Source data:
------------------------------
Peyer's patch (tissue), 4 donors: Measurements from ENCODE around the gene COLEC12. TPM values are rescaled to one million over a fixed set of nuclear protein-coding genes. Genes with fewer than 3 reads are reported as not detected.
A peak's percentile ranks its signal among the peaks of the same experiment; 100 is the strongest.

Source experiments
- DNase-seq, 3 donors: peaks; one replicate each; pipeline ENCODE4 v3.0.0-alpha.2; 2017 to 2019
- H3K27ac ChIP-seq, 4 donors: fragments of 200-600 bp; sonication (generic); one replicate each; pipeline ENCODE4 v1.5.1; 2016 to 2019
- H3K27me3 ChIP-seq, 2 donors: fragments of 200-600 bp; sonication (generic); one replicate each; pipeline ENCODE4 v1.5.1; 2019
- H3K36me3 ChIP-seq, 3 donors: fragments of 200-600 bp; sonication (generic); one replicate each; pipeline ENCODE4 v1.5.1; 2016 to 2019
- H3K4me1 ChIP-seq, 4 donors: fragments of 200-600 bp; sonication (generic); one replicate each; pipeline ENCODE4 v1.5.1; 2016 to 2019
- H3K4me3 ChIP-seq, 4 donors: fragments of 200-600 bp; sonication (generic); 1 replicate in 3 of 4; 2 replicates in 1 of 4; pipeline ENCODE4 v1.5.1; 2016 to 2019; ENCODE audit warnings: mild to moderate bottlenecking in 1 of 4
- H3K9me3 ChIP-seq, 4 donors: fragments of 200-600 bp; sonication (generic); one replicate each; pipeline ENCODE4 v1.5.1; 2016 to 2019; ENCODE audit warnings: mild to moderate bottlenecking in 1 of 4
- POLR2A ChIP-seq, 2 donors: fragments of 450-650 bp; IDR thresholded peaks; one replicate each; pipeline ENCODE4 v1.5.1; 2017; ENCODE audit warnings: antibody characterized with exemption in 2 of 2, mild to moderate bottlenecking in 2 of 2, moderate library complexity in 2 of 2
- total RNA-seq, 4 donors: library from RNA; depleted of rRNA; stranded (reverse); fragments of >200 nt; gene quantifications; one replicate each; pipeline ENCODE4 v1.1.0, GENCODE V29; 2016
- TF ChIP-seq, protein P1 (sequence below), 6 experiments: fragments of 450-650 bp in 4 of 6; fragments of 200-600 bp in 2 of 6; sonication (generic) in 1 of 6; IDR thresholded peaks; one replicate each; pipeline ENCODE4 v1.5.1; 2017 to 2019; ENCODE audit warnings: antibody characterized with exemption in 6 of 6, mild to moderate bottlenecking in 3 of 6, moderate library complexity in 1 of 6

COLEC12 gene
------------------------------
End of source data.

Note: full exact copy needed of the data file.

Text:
Peyer's patch (tissue), 4 donors: Measurements from ENCODE around the gene COLEC12. TPM values are rescaled to one million over a fixed set of nuclear protein-coding genes. Genes with fewer than 3 reads are reported as not detected.
A peak's percentile ranks its signal among the peaks of the same experiment; 100 is the strongest.

Source experiments
- DNase-seq, 3 donors: peaks; one replicate each; pipeline ENCODE4 v3.0.0-alpha.2; 2017 to 2019
- H3K27ac ChIP-seq, 4 donors: fragments of 200-600 bp; sonication (generic); one replicate each; pipeline ENCODE4 v1.5.1; 2016 to 2019
- H3K27me3 ChIP-seq, 2 donors: fragments of 200-600 bp; sonication (generic); one replicate each; pipeline ENCODE4 v1.5.1; 2019
- H3K36me3 ChIP-seq, 3 donors: fragments of 200-600 bp; sonication (generic); one replicate each; pipeline ENCODE4 v1.5.1; 2016 to 2019
- H3K4me1 ChIP-seq, 4 donors: fragments of 200-600 bp; sonication (generic); one replicate each; pipeline ENCODE4 v1.5.1; 2016 to 2019
- H3K4me3 ChIP-seq, 4 donors: fragments of 200-600 bp; sonication (generic); 1 replicate in 3 of 4; 2 replicates in 1 of 4; pipeline ENCODE4 v1.5.1; 2016 to 2019; ENCODE audit warnings: mild to moderate bottlenecking in 1 of 4
- H3K9me3 ChIP-seq, 4 donors: fragments of 200-600 bp; sonication (generic); one replicate each; pipeline ENCODE4 v1.5.1; 2016 to 2019; ENCODE audit warnings: mild to moderate bottlenecking in 1 of 4
- POLR2A ChIP-seq, 2 donors: fragments of 450-650 bp; IDR thresholded peaks; one replicate each; pipeline ENCODE4 v1.5.1; 2017; ENCODE audit warnings: antibody characterized with exemption in 2 of 2, mild to moderate bottlenecking in 2 of 2, moderate library complexity in 2 of 2
- total RNA-seq, 4 donors: library from RNA; depleted of rRNA; stranded (reverse); fragments of >200 nt; gene quantifications; one replicate each; pipeline ENCODE4 v1.1.0, GENCODE V29; 2016
- TF ChIP-seq, protein P1 (sequence below), 6 experiments: fragments of 450-650 bp in 4 of 6; fragments of 200-600 bp in 2 of 6; sonication (generic) in 1 of 6; IDR thresholded peaks; one replicate each; pipeline ENCODE4 v1.5.1; 2017 to 2019; ENCODE audit warnings: antibody characterized with exemption in 6 of 6, mild to moderate bottlenecking in 3 of 6, moderate library complexity in 1 of 6

COLEC12 gene